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    I would be checking (or getting someone to) the Aberporth ORB, as Gaer wen is a couple of miles up the coast and his body was clearly identified as an airman there should be mention in the SMO's report to the ORB.
    Alan Clark

    Peak District Air Accident Research

    http://www.peakdistrictaircrashes.co.uk/

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    Peter and Alan, thank you both for advices, I will make a try!

    Pavel
    Czechoslovak Airmen in the RAF 1940-1945
    http://cz-raf.webnode.cz

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    Hello all, was P/O Dittrich part of the crew of Wellington T2624 ? anyone know the individual code letter?
    Regards
    Tony K

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    Pavel,

    What is your source for Dittrich's body being found at Gaer-wen? This looks to be a farm some 170 m (560 ft) above sea-level; the farm's western boundary is a very steep drop to the sea (from 180 m (600 ft) to sea level in 200 m (650 ft)). Google Earth shows there is no shore as such, just rocks with no means of access.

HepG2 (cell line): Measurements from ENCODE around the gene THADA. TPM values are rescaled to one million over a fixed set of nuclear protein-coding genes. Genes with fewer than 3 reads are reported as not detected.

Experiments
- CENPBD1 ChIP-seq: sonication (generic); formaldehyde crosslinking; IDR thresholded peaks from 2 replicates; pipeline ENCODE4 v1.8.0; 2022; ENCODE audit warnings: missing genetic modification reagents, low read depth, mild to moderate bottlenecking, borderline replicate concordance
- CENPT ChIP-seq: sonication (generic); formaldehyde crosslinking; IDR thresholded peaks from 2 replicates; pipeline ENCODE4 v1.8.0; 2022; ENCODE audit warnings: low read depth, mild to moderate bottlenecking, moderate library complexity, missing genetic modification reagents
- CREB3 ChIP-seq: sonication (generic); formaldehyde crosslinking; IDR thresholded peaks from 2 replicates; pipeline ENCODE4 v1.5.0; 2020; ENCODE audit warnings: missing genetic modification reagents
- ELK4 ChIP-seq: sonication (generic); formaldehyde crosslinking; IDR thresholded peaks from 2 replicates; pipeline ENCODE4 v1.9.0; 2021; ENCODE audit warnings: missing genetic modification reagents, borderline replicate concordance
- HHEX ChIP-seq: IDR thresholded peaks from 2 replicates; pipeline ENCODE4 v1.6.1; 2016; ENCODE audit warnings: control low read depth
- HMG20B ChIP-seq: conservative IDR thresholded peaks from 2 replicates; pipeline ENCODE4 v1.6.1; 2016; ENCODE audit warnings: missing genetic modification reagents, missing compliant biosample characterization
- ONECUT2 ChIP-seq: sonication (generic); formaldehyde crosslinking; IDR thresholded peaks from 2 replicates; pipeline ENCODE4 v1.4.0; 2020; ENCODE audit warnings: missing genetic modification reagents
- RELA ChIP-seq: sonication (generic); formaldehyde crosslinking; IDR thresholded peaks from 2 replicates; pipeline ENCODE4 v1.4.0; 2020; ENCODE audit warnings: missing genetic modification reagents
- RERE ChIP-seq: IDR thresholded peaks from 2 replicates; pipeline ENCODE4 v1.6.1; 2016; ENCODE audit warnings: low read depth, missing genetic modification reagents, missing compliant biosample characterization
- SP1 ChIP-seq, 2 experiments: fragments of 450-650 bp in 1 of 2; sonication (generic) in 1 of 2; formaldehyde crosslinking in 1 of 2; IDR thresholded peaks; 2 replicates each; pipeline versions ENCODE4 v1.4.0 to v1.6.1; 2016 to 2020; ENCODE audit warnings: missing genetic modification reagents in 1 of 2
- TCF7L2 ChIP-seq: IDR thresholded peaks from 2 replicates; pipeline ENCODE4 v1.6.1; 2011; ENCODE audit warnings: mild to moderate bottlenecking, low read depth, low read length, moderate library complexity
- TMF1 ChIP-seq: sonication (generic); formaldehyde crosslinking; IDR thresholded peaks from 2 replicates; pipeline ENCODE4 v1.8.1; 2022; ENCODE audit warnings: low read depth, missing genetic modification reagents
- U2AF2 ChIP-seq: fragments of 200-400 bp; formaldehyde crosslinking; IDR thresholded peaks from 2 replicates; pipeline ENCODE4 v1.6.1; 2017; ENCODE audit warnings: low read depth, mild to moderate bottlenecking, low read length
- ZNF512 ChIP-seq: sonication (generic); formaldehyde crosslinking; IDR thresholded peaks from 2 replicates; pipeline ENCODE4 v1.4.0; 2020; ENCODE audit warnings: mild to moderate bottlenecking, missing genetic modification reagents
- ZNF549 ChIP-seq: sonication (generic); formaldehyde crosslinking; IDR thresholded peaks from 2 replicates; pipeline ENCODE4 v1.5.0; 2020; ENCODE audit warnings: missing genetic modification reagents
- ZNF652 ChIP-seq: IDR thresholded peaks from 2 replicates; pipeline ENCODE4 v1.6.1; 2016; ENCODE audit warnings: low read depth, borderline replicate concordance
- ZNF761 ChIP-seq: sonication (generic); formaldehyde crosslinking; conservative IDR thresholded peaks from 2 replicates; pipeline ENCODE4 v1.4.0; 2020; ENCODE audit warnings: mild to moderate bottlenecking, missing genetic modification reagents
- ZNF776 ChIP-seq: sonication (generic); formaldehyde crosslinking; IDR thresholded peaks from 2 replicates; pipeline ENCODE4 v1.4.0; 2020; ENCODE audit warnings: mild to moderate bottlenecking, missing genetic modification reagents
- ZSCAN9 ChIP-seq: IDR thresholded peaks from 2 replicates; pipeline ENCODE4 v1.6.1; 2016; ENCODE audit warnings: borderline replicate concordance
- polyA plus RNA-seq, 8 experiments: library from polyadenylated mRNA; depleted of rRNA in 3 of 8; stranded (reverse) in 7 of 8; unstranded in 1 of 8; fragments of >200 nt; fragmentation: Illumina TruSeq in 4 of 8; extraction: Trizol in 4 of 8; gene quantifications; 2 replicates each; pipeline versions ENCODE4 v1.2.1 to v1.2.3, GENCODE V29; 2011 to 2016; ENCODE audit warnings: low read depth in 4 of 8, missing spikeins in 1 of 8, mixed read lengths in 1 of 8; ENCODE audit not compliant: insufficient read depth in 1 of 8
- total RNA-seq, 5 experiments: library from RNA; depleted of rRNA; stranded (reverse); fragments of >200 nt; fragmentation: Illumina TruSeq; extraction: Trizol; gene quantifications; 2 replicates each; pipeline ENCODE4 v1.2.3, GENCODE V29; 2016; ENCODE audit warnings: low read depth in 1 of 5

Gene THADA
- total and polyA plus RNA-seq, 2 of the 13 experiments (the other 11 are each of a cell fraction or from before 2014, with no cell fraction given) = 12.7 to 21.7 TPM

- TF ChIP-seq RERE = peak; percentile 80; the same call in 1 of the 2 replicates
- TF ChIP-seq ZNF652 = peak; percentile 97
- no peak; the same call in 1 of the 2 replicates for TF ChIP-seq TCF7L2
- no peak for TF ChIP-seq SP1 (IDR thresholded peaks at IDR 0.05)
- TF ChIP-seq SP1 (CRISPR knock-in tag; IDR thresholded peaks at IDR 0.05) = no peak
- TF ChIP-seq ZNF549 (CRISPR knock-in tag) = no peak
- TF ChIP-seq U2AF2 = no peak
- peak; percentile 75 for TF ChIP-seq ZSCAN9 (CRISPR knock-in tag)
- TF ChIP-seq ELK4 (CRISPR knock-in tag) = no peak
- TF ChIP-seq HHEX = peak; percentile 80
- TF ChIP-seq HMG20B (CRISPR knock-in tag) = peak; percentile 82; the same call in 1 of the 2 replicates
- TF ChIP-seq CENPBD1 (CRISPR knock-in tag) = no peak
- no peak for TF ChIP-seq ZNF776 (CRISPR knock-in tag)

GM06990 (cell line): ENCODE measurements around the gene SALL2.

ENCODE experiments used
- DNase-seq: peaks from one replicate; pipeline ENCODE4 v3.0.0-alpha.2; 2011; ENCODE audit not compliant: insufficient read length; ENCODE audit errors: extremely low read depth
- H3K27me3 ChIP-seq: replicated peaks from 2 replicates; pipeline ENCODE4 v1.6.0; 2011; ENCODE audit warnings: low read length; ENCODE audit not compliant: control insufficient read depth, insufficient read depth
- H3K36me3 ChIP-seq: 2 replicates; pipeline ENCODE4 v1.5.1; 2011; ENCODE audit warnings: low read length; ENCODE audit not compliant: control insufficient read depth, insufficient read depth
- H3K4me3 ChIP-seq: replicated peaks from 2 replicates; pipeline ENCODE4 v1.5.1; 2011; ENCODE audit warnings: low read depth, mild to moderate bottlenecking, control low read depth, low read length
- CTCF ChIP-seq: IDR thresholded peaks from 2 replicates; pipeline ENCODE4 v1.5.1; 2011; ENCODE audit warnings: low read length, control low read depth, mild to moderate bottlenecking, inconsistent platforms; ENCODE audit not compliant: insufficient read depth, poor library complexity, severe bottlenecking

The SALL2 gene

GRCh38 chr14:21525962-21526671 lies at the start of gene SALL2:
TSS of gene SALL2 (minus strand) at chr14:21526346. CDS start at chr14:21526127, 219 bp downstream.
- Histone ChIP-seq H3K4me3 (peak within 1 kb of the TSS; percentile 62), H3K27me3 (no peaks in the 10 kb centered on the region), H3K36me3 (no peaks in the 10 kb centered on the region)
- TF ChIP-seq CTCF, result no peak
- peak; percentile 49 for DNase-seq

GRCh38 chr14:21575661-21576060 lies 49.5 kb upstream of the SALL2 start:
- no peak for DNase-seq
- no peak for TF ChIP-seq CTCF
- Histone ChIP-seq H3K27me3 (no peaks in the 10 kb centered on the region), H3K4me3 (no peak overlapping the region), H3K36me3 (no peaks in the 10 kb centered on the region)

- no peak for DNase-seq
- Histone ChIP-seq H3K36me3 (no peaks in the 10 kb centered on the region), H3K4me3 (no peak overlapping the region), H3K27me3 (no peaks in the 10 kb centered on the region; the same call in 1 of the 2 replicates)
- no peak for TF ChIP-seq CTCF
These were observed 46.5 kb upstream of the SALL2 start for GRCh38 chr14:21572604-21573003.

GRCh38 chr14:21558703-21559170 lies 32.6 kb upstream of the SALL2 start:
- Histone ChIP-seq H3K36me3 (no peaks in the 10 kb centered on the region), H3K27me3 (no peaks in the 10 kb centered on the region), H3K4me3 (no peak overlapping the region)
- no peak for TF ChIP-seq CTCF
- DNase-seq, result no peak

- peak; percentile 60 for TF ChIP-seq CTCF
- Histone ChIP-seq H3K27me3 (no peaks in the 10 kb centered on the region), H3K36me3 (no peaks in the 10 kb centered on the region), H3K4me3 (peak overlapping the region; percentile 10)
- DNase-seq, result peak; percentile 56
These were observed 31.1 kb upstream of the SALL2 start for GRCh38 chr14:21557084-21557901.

Brian

    Brian

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    Hi Brian, thank you for your remark.

    Well in fact the source is this forum:-) The Czech books and archival sources stated "Craigwen" which I was not able to find on any map so with help of colleagues hear I came to conclusion that in fact it was Gaer-wen - see older thread.

    http://www.rafcommands.com/forum/sho...Wales-Craigwen

    Unfortunately I was not able to find any primary source yet which would confirm me correct location + date.

    Pavel
    Czechoslovak Airmen in the RAF 1940-1945
    http://cz-raf.webnode.cz

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    The best StreetMap reference is http://www.streetmap.co.uk/map.srf?x...=sn344565&st=5 (Edit - but use the zoom feature once or twice which will give an excellent idea of the topography). There is a tiny inlet to the northeast of your location which is marked as Craig Caerllan Caves, but other than that the only lengthy and accessible beach is really at New Quay.

    As Peter has indicated your best bet is the death certificate.

    Brian
    Last edited by Lyffe; 14th December 2016 at 14:41.

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    Thank you Brian.

    Pavel
    Czechoslovak Airmen in the RAF 1940-1945
    http://cz-raf.webnode.cz

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    Hi Tony K,

    I am sorry I have missed your post somehow.
    Yes he was a navigator of Wellington T2624.
    Unfortunately individual letter of this machine is not known to me and no Czech archival source/book mentioned it.
    So I will be glad to get it but I am afraid in would be nearly impossible as records about the Wellingtons used for training are incomplete.

    Pavel
    Czechoslovak Airmen in the RAF 1940-1945
    http://cz-raf.webnode.cz